Easter break hasn’t quite finished and already I’m itching to get back, just like everyone else. What better way to spend this gorgeous weather with your friends down the beach or sitting in front of Fulton House on the lawn? Even if for most of you exams are looming and dissertations need to be handed in, it sure beats sitting inside a sweltering library feeling like you’re about to pass out!
I’ve been back and forth to Swansea whenever I’ve been feeling like I’m not getting enough work done at home. It’s impossible to concentrate back in Cardiff what with all the hullabaloo over my sister’s impending wedding. Don’t get me wrong, I’m very excited about her getting married but it’s just not a conducive atmosphere to work in with the constant, “what do you think of this colour scheme/flowers/dress?”
It’s really easy for a writer to get thrown off their work and for me it’s really easy to lose it and gain writer’s block instead. Writer’s block is no one’s friend at any time and I always find myself wanting to procrastinate when I get it. I’ll start talking to people on Facebook, reading, sleeping eating even though I’m not hungry… you get the picture!
Weddings alone are difficult, like a planning a kitchen, you have the exact design in mind but when it comes to the crunch anything can go wrong. Asian weddings are by far the worst, and I’ve been to my fair share of them. Sure to the outside world it looks fun, lively and, of course, colourful. What you can’t see is that almost every one of those colourfully dressed people is hiding pained expressions. I’m usually trying to hide boredom or the fact that I’m wearing uncomfortable shoes or my bodice is too tight. It’s obviously not nice to complain about stuff during a wedding so I grin and bear it until I can make my escape.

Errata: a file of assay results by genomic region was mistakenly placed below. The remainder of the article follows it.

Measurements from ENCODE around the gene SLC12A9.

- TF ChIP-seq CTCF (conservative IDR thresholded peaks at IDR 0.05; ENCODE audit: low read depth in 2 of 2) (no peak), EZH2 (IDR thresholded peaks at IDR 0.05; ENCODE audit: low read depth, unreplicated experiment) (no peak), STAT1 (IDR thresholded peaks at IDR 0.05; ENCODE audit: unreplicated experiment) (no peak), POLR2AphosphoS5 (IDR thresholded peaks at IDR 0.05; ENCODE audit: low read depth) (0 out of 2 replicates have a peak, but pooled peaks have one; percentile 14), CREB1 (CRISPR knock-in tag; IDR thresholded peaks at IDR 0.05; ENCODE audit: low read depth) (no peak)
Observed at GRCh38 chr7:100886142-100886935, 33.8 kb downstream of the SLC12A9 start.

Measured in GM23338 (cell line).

As soon as I sort my own wedding clothes I don’t have anything else to do and I can concentrate on my masters without failing horribly like I always envision happening. This means a trip to Southall in London, a place where you can find all the Asian clothes shops you want. It’s a long, difficult and altogether harrowing experience which I’m never fond of doing. We usually mill around the shop for about an hour or two looking at the colours and designs they have on offer and then once a decision has been made it means describing the type of style you want (i.e. sari), type of neckline, how long you want the sleeves, colour, embroidery design blah blah blah. I told you, it’s harrowing.
Then there’s the annoyance of finding matching heels, bags, jewellery and what hairstyle you’ll want on the day. Once that’s over I can get back to beloved Swansea where I’ll be safe for a while away from any more wedding nonsense. I fear my sister may charge in to the university library one day next semester looking a bit crazed telling me that, “the caterers have cancelled” and break into floods of tears. I most assuredly will tell the person sitting next to me, “I don’t know her” and swiftly move. Sorry sis.